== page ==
How Brother Jed Smock met Vex Harrow.


“The Farmer Building,” she pointed to a square structure further down a lane of sidewalk. “It’s pretty empty about now and there’s a sheltered space inside. I need it so that my work will go uninterrupted. Then we can start looking for whatever’s causing this disturbance.”

“I can tell you what’s causing a disturbance right now.” Nathan followed her as she headed off onto the campus with vicious intent propelling her steps; he gave a wide berth as he took up on the side she wasn’t swinging the hammer on. “It’s Brother Jed. He’s been here since Monday. Always gets a crowd and he doesn’t deserve it.”

“You just feed their ego when you yell at them, you know,” Vex said.

“He’s a special case, I think,” Nathan replied, closing his eyes for a moment for a half-heard calming prayer to his Lord. “Heretics like him give the work the Church does a bad name. People should know that we’re not like that—selfish, angry, sexist. I know we’ve had our problems, but I wouldn’t let someone like him be my representative.”

Vex shrugged, a languid movement that accentuated the well-defined muscles of her back and arm. “You take that too much to heart,” she said. “Look what you’re doing today. He’s out there shouting at a crowd, doing nothing useful, and you’re here helping me rid the world of something dangerous. Who’s the better man?”

She patted Nathan’s shoulder, he yelped when she thumped him a bit too hard. He stared straight ahead, pretending that she hadn’t bruised his shoulder and she ignored his moment of weakness for the sake of his male pride. He’d been a good friend to her, always at her beck and call; she understood that he didn’t find being part of an occultist ritual comfortable but she wouldn’t let it like that Nathan stood among her bravest friends. She’d seen few others who would walk into the face of serious supernatural danger with only a wing and a prayer literally.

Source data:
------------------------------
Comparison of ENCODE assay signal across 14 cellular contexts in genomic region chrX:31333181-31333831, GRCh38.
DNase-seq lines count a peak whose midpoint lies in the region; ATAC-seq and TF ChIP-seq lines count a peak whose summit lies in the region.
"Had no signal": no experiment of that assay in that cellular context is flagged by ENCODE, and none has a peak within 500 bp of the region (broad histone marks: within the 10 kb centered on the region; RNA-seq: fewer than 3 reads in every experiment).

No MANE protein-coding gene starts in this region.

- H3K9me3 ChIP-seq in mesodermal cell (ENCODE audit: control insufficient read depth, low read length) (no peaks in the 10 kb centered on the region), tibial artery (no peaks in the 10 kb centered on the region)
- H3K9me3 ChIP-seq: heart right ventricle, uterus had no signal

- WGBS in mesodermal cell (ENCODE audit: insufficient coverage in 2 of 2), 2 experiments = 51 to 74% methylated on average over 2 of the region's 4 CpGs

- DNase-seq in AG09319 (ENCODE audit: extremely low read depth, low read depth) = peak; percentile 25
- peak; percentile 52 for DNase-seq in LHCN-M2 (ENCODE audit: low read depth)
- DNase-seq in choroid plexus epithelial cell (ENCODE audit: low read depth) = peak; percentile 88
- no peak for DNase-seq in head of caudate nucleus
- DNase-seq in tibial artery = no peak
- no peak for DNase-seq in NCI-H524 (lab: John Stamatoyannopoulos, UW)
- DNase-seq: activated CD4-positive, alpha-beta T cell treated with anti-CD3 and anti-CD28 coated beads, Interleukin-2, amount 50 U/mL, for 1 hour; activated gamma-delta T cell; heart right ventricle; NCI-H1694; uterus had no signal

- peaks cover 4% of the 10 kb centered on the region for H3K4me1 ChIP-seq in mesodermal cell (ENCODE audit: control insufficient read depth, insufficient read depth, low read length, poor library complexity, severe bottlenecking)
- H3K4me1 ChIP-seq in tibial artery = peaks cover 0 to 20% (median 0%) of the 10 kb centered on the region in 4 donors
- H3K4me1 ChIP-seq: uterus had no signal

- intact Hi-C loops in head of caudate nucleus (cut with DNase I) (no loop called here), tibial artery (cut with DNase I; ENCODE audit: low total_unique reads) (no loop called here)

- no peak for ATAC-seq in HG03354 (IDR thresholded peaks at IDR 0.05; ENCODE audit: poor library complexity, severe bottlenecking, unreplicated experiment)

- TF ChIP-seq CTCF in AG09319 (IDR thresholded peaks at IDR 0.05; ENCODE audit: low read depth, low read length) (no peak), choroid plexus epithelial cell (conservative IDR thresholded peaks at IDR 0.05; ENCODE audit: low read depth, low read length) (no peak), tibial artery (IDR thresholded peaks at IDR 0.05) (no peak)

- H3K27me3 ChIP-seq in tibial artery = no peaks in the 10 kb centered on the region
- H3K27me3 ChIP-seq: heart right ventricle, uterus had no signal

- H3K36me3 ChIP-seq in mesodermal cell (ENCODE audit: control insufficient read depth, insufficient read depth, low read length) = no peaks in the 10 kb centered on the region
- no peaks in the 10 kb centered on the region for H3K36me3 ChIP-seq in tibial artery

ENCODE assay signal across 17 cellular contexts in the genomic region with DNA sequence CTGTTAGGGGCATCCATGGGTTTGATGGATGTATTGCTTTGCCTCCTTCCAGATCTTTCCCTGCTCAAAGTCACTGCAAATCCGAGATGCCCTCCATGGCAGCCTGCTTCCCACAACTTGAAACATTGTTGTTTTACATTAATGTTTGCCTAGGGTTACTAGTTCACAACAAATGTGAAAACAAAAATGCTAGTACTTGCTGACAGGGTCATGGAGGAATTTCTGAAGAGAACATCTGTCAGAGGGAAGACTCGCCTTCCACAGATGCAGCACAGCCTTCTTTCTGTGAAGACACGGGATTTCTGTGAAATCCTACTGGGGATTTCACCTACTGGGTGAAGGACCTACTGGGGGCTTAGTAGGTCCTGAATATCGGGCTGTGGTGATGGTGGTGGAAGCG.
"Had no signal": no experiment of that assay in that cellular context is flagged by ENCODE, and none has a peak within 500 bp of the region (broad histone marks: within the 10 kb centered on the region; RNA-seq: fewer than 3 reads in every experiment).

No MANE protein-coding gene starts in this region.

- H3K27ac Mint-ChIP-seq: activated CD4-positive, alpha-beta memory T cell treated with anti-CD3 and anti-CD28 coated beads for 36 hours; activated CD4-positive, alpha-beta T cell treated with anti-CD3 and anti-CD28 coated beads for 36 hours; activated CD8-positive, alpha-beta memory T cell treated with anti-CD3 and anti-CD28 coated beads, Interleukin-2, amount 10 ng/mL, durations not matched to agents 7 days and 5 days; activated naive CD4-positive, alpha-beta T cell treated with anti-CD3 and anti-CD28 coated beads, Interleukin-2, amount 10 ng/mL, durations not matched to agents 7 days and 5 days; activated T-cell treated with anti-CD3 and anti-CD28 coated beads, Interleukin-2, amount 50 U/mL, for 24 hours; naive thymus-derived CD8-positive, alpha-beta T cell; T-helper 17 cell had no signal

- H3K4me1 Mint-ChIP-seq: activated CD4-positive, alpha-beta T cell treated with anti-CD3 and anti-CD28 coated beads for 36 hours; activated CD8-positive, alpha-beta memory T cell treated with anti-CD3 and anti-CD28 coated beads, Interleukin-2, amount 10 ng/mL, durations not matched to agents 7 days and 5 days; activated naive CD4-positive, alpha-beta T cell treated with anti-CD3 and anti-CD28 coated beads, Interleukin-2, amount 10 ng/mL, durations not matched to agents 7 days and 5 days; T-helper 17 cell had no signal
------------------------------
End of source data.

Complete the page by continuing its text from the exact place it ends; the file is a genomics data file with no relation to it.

“We’re here,” he said after a long pause. “What do you need me to do?”

“I’m going to start building the binding and convocation circle with the salt and detergent,” she said. Fishing through her pockets she pulled out a pair of silver shears. “I need you to cut the bottom part off all the rosaries so that they’re all circles of beads.”

He sighed audibly and took the shears from her. “I should have known you would deface them.”

“I promise you, it’s for a good cause.”

* * *

At present, Vex ran with every ounce of muscle she could muster. She ditched the umbrella—it flipped end-over-end as it flung into the bushes—and she switched the hand that held the staff she’d just taken. Ahead of her, she could see the looming building where she’d left Nathan with the hammer and her preparations. In a moment of dire lucidity, she could feel Brother Jed’s eyes on her back and hear his footfalls in pursuit. She figured he must be at least twice her age, if not more, and yet he gained slowly.

The distance to the convocation circle closed swiftly—faster than Jed could catch up with her—and that would make all the difference.

She could see Nathan rise from his perch across the small courtyard within the building; he timidly lifted the sledgehammer and started to walk towards her slowly. He outmassed her in muscle by at least a half, but even then he could barely lift the hammer from the ground.

“Hammer! Now!” she shouted as she rushed through the short hallway into shadow. Nathan held it out and leaned away as she hooked her hand under his, around the haft of the weapon, and ripped it from his grip. The supremacy of the hammer roared through her arm as she brought it to bear.

She dug her heels in as she reached the center of the room—there sat positioned a pair of cinder blocks, opportunely taken from nearby, side by side within several concentric circles of salt and laundry detergent. She set the crucifix-cum-staff across the blocks, took a step back, and wound the sledge up as if she were about to drive a railroad spike—looked over her shoulder for a brief moment to see Brother Jed charge into the courtyard—just in time to look back to aim her stroke and unleash a rebel yell as the hammer came down.

“Tool of the devil, I deny your power!” Jed shouted. The staff leapt up from where it lie, whistling as it twirled through the air and into his outstretched hand.

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